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Sundays Under Fire


acannon.jpg Artillery in Baghdad -- Listening to the sounds of shelling in a city at war. By Omar Fadhil

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Omar Fadhil

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April 29, 2007 - 12:41 pm

This ‚Üí[ U.S. launches artillery barrage in Baghdad ] explains what those loud sounds we heard this morning were except that what we heard in northern Baghdad were the sounds of the shells being fired not exploding.

It’s interesting how huge the difference between the two sounds is. I remember the sound of outgoing artillery from the days March 2003. At that time, Saddam’s Iraqi army deployed artillery units inside residential neighborhoods to “protect” them with civilian homes. In my neighborhood our unwelcome guest was a 155mm howitzer. We called it the “Austrian” in reference to some artillery pieces Saddam had purchased from Austria.

That howitzer was less than half a mile from our home. Every time it went off our doors shook and our windows made a sound as if they were about to shatter. On the other hand when the shell itself detonates -as in many of the countless IEDs I’ve heard and sometimes seen- the sound from a similar distance is by far less aggressive.

If this morning’s blasts have an explanation last night’s explosions remain of unknown origin and nature. Last night there were more than two dozen explosions that could be heard from somewhere around the city. Some sounded like artillery shelling, others like air strikes. There’s still no word anywhere about what they actually were.

During the last couple of days two significant operations were conducted by Iraqi and American forces. There’s some conflict in the reports that there might be a third significant operation that is being confused with one of the other two.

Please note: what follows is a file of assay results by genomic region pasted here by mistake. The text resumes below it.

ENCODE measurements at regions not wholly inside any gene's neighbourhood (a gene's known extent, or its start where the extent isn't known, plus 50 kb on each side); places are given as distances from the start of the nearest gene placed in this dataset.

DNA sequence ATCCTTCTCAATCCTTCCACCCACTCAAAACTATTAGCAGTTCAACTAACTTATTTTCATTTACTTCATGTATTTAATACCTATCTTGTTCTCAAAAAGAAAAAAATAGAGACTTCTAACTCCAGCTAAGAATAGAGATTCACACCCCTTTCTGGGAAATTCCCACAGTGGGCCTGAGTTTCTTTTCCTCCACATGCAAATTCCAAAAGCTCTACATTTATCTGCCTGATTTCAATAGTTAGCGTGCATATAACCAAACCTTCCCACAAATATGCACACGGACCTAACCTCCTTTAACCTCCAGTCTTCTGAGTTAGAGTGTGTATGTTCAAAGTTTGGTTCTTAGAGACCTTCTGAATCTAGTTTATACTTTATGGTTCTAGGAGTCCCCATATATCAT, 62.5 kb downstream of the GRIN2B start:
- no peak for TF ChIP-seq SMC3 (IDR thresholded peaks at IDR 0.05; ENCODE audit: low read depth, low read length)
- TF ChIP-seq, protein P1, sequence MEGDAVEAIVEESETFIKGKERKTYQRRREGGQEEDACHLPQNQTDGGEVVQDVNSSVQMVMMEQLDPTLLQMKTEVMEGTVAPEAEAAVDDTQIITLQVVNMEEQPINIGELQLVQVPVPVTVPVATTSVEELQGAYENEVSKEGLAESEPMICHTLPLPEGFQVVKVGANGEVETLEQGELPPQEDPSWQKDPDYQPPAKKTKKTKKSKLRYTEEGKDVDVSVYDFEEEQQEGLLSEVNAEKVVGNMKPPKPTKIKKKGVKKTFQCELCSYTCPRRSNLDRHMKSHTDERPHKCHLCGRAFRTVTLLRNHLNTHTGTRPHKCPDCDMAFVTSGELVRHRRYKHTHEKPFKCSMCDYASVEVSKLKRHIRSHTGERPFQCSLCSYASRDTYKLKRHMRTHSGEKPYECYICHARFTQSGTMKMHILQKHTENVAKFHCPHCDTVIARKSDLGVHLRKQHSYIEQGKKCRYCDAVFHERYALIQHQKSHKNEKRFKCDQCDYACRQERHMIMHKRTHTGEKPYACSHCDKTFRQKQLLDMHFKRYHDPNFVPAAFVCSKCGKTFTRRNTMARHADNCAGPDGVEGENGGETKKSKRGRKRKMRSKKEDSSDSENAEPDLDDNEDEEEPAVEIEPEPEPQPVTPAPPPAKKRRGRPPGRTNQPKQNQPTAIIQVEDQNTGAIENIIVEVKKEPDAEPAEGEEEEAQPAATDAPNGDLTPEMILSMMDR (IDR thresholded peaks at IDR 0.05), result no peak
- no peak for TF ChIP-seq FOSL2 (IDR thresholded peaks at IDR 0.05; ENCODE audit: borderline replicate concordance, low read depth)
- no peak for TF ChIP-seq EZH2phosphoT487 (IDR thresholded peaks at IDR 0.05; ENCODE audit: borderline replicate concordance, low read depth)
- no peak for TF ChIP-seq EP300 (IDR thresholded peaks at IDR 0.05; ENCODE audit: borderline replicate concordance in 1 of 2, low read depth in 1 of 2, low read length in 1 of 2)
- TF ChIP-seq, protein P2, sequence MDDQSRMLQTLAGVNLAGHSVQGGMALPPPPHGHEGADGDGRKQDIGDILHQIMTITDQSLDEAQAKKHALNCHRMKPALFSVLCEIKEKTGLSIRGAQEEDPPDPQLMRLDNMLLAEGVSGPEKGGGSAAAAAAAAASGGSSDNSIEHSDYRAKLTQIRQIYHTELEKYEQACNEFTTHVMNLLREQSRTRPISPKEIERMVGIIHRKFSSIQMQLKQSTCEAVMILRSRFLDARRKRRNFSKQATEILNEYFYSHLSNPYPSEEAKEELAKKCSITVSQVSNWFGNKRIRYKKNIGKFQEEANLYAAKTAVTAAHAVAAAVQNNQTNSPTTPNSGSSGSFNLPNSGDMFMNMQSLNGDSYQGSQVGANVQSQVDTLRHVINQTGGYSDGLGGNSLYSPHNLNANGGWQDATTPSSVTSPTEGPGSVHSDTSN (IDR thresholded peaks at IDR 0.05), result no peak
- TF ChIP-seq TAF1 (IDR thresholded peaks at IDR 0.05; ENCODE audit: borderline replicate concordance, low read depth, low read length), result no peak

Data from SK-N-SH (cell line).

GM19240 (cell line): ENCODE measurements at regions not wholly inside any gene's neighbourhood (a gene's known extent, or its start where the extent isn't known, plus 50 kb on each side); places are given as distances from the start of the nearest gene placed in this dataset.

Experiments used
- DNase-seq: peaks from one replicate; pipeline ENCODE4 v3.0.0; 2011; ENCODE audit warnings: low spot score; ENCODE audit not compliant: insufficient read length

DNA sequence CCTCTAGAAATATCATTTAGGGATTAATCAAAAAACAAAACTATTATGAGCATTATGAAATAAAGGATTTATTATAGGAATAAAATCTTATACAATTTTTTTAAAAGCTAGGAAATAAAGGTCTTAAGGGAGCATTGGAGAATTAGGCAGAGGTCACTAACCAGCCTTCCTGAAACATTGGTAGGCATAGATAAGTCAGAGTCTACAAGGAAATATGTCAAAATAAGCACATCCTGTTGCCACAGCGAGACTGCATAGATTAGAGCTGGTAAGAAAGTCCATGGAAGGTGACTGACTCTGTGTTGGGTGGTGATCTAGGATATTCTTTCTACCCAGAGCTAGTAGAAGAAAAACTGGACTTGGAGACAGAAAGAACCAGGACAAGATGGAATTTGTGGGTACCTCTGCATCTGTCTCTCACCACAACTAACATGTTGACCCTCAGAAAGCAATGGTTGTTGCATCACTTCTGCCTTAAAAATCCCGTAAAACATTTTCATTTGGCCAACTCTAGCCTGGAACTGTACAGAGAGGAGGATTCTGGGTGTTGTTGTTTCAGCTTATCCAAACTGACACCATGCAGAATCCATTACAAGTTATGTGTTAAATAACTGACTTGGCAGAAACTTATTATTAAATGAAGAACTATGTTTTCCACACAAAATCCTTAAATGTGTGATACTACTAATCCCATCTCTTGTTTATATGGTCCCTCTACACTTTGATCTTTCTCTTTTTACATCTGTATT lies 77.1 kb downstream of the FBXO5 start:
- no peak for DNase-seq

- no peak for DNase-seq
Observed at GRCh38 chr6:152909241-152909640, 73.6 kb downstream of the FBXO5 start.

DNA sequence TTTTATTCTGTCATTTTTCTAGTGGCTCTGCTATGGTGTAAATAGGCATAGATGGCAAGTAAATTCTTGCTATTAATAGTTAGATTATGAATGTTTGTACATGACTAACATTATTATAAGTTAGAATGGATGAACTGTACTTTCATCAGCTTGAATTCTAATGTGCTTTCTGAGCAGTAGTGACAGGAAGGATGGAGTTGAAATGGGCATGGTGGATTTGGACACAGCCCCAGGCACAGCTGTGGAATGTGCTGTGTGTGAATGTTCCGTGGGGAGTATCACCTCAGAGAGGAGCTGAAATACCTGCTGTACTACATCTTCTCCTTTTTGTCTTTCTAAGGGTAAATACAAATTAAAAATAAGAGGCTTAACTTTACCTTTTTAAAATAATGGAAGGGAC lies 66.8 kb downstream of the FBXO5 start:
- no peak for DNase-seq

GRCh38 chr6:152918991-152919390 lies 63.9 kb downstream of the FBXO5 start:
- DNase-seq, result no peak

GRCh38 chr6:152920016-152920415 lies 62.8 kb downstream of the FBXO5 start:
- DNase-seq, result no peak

On Friday night, soldiers from the 5th brigade 6th division of the Iraqi army captured 75 militants and confiscated their weapons in al-Yarmouk district in western Baghdad. Qasim Ata the spokesman of Baghdad operations said the militants were found hiding in a large container loaded on a truck. It’s not clear what the militants’ destination or plans were.

In the second operation 72 suspected terrorists were captured in raids in Samrra and Anbar. Bomb-making material was discovered too.

The details of the third operation are yet to be confirmed but if the report of al-Hurra is true then this one is the most significant of the three. Al-Hurra said that the artillery barrage was followed by raids by joint Iraqi-American forces on militants’ positions in Albu Eitha and around Dora and reported that the overall operation left 70 militants killed.

Meanwhile, something small in size, big in meaning is brewing in Adhamiya. Yesterday I was asked by our friend Bill Roggio (whose reporting I admire and recommend) whether I thought the Sunni in Baghdad would follow the example of the Awakening Council of Anbar. That council is made up of Sunni tribes that have turned against al-Qaeda and are now fighting a fierce war against them side by side with government forces.

I couldn’t answer that question. The difference in social structures between tribal Ramadi and urban Baghdad alters everything. The tribal structure allows for safe communication among the members of the same tribe or clan. They most often live in the same geographic area and tend to consider themselves “cousins”. In Baghdad this doesn’t exist, making it difficult to safely spread the word among many people.

Even so, it seems that the question might have an answer now, and a positive one.

Al-Sabah reported today that “some community leaders in Adhamiya are working on forming a salvation council for their own district they will be calling The Adhamiya Awakening. Sources close to the leaders said they (the leaders) have managed to win the support of some hundred people who agree with the new position. The sources asserted that the goal of the Awakening is to rid Adhamiya of the terrorists.”

Last but not least I’d like you to read this story “Iraqi artists find canvas in the cruel concrete of war”. Those brave artists are risking their lives to simply offer fellow Baghdadis a glimmer of hope, something beautiful to look at and remember that not everything about their life is dark. Remember that those artists are standing on both sides of Blast Walls. It’s this kind of spirit that helps me and other Baghdadis remain hopeful.
anartistwall.jpg
“Wild horses couldn’t drag me away. / Wild, wild horses. We’ll ride them some day.”


Omar Fadhil is PJM’s Baghdad editor; his own blog is Iraq The Model

Omar Fadhil is PJM Baghdad editor. His own blog is Iraq the Model.
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